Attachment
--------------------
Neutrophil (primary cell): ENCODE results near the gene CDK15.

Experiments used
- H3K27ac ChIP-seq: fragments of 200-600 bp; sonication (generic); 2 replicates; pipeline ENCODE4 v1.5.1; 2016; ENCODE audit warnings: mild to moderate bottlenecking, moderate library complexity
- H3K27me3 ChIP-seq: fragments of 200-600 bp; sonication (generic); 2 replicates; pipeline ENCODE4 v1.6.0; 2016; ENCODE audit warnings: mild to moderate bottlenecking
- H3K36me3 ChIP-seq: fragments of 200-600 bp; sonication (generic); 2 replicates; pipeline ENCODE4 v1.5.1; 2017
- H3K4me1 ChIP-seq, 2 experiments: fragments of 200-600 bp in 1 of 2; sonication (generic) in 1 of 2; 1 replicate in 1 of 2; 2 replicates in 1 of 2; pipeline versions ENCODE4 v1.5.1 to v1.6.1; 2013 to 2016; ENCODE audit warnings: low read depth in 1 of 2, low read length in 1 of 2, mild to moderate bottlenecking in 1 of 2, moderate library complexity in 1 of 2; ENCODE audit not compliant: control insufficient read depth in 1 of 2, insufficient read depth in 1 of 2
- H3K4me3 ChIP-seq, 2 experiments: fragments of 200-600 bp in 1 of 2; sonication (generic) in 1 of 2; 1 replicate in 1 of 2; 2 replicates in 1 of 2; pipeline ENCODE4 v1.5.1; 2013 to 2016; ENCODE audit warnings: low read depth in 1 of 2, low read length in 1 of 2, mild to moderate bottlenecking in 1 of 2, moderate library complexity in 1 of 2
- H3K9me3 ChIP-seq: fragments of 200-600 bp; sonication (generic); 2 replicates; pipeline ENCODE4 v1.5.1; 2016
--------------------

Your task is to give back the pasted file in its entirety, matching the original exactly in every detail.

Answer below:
Neutrophil (primary cell): ENCODE results near the gene CDK15.

Experiments used
- H3K27ac ChIP-seq: fragments of 200-600 bp; sonication (generic); 2 replicates; pipeline ENCODE4 v1.5.1; 2016; ENCODE audit warnings: mild to moderate bottlenecking, moderate library complexity
- H3K27me3 ChIP-seq: fragments of 200-600 bp; sonication (generic); 2 replicates; pipeline ENCODE4 v1.6.0; 2016; ENCODE audit warnings: mild to moderate bottlenecking
- H3K36me3 ChIP-seq: fragments of 200-600 bp; sonication (generic); 2 replicates; pipeline ENCODE4 v1.5.1; 2017
- H3K4me1 ChIP-seq, 2 experiments: fragments of 200-600 bp in 1 of 2; sonication (generic) in 1 of 2; 1 replicate in 1 of 2; 2 replicates in 1 of 2; pipeline versions ENCODE4 v1.5.1 to v1.6.1; 2013 to 2016; ENCODE audit warnings: low read depth in 1 of 2, low read length in 1 of 2, mild to moderate bottlenecking in 1 of 2, moderate library complexity in 1 of 2; ENCODE audit not compliant: control insufficient read depth in 1 of 2, insufficient read depth in 1 of 2
- H3K4me3 ChIP-seq, 2 experiments: fragments of 200-600 bp in 1 of 2; sonication (generic) in 1 of 2; 1 replicate in 1 of 2; 2 replicates in 1 of 2; pipeline ENCODE4 v1.5.1; 2013 to 2016; ENCODE audit warnings: low read depth in 1 of 2, low read length in 1 of 2, mild to moderate bottlenecking in 1 of 2, moderate library complexity in 1 of 2
- H3K9me3 ChIP-seq: fragments of 200-600 bp; sonication (generic); 2 replicates; pipeline ENCODE4 v1.5.1; 2016